CLEVELAND — Didi Gregorius, following in the October footprints left by Derek Jeter, homered twice off Corey Kluber as the New York Yankees beat the Cleveland Indians 5-2 in Game 5 on Wednesday night to complete their comeback from a 2-0 deficit in the Division Series and dethrone the AL champions. These bend-but-don’t-break Yankees staved off elimination for the fourth time in this postseason and advanced to play the Houston Astros in the AL Championship Series starting Friday at Minute Maid Park.
“It’s just our time,” starter CC Sabathia said.
The AL West champion Astros, led by 5-foot-6 dynamo and MVP candidate Jose Altuve, went 5-2 against the wild-card winners this season.
After winning twice in New York, manager Joe Girardi and the Yankees — with little offensive help from rookie star Aaron Judge — came into Progressive Field and finished off the Indians, who won 102 games during the regular season, ripped off a historic 22-game winning streak and were favored to get back to the World Series after losing in seven games a year ago to the Chicago Cubs.
Cleveland’s Series drought turns 70 next year — baseball’s longest dry spell.
The Indians closed to 3-2 in the fifth against Sabathia before David Robertson pitched 2 2/3 hitless innings for the win. Yankees closer Aroldis Chapman, who faced Cleveland in last year’s spine-tingling World Series and signed an $86 million free agent contract in December, worked two innings for the save.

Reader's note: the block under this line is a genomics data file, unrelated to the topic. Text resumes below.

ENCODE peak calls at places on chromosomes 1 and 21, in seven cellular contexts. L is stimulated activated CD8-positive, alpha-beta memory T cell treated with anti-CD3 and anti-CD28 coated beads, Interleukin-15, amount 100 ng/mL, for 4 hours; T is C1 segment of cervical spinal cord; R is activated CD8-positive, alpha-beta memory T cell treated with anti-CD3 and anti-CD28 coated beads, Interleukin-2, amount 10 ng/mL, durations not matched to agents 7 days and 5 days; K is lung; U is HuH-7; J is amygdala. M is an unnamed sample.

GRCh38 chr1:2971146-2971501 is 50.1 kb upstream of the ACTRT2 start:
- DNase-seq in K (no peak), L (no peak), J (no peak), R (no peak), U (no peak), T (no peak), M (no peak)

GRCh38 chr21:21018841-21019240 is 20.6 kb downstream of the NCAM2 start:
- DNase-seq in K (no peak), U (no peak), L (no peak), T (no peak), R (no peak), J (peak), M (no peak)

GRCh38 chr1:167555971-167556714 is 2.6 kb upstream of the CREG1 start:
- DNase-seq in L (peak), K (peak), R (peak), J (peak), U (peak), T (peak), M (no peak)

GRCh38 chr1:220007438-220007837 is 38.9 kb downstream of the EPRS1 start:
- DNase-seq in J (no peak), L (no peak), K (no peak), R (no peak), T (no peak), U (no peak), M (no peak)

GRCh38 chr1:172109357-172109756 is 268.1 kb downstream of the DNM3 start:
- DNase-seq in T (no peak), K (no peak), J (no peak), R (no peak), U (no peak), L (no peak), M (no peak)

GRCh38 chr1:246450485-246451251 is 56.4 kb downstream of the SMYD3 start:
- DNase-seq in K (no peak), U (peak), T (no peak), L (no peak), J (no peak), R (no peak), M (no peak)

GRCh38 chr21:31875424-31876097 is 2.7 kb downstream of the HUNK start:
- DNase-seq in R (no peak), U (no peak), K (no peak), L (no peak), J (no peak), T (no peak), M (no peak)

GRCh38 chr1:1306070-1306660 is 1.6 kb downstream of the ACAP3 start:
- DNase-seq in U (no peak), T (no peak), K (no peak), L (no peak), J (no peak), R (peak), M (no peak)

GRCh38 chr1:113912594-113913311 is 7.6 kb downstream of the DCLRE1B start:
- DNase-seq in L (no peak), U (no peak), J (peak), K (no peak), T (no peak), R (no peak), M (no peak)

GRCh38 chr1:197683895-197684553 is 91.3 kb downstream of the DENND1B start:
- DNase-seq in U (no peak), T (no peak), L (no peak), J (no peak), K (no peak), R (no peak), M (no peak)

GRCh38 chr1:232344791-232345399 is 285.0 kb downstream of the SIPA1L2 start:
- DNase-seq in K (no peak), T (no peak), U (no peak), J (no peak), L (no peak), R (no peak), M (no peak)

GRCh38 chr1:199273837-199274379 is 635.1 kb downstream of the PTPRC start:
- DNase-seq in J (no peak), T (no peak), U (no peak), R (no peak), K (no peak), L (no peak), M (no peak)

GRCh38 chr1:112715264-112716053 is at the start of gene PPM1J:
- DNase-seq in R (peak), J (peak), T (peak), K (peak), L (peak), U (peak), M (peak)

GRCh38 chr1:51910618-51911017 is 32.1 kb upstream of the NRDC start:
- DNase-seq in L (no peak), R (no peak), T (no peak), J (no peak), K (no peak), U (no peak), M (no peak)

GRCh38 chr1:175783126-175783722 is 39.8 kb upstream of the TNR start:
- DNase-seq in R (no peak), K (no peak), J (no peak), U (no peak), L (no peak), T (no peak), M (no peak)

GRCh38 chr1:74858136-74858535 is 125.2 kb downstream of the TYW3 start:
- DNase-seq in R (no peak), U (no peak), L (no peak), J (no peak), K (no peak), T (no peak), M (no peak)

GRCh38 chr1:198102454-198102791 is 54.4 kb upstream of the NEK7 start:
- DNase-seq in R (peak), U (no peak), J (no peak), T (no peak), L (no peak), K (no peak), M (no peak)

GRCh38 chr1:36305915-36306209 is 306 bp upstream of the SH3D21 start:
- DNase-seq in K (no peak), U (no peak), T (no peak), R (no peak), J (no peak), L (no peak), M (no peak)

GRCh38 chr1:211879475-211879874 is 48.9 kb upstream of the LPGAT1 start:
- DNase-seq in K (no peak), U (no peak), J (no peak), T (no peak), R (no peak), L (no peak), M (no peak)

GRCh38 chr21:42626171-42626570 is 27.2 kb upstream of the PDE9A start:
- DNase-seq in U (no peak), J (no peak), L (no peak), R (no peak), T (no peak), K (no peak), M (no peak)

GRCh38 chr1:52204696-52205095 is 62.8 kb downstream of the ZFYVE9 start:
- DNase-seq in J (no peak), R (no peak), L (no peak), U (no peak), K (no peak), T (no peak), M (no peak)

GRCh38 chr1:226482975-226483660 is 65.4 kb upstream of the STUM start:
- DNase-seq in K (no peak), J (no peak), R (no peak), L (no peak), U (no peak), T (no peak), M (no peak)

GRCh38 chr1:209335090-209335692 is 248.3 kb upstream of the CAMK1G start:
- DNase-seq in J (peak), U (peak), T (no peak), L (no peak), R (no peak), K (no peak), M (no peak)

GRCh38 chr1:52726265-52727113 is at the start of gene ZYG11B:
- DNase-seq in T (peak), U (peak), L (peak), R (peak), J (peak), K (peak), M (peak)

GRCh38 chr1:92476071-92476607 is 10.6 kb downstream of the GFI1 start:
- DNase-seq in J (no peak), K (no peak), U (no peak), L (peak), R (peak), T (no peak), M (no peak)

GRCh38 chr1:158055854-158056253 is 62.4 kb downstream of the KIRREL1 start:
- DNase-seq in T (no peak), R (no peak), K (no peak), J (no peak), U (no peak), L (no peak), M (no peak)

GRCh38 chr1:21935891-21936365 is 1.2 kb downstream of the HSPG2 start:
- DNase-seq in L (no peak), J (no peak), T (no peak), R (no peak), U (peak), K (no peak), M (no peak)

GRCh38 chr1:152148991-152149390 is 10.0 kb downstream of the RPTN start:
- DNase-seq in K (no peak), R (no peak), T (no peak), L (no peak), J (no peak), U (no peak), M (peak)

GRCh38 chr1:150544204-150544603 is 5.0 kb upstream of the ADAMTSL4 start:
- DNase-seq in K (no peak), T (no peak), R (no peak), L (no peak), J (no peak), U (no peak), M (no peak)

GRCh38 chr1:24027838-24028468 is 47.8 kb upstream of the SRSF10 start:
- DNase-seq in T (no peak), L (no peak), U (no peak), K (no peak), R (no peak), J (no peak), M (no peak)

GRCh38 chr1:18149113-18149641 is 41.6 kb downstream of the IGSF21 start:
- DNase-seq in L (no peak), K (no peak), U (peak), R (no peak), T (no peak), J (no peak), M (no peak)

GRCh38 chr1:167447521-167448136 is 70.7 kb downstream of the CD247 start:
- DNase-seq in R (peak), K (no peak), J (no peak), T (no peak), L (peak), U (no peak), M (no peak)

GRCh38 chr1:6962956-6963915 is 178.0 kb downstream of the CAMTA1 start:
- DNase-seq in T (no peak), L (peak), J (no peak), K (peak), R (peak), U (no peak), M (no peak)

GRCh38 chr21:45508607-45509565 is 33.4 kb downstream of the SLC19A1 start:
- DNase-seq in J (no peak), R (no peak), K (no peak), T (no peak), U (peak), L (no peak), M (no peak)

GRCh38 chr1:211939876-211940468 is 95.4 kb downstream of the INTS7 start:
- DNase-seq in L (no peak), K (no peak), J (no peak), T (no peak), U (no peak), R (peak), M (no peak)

Chapman went to the mound with a three-run lead in the ninth after Brett Gardner battled Cody Allen for 12 pitches before hitting an RBI single, with New York’s fifth run scoring when Todd Frazier raced home on right fielder Jay Bruce’s throwing error.
Gardner’s gritty at-bat was symbolic of these Yankees. They wouldn’t give in.
“We can win a lot of different ways,” Gardner said.
When Austin Jackson was called out on strikes to end it, the Yankees rushed to the mound to celebrate with a wide-eyed Chapman. Girardi broke into a huge smile and hugged his coaches.
These baby Bronx Bombers became the 10th team to overcome a 2-0 deficit to win a best-of-five playoff series. New York also did it in 2001, rallying to beat Oakland — a series remembered for Jeter’s backhand flip to home plate.
Gregorius, who took over at shortstop following Jeter’s retirement after the 2014 season, hit a solo homer in the first off Kluber and added a two-run shot in the third off Cleveland’s ace, who didn’t look like himself during either start in this series.
NATIONALS 5, CUBS 0
Stephen Strasburg gave Washington everything he had, and it was more than enough.
So much for all those questions about heart and character.
Strasburg shook off an illness and pitched seven dominant innings, Michael A. Taylor hit a late grand slam and the Nationals beat the Chicago Cubs 5-0 on Wednesday to send their NL Division Series to a decisive Game 5.
“I just focused on one pitch at a time and going as long as I could,” Strasburg said.
Moments after Sean Doolittle closed out Strasburg’s first career playoff win, the focus shifted to the final game of the series in Washington on Thursday night. Kyle Hendricks starts for the World Series champion Cubs after throwing seven sharp innings in a 3-0 victory over Strasburg in Game 1.
Washington manager Dusty Baker was non-committal when asked about his starter, with Gio Gonzalez and Tanner Roark the most likely candidates.
“You know, whoever it is, I hope they pitch like Stras did today,” Baker said.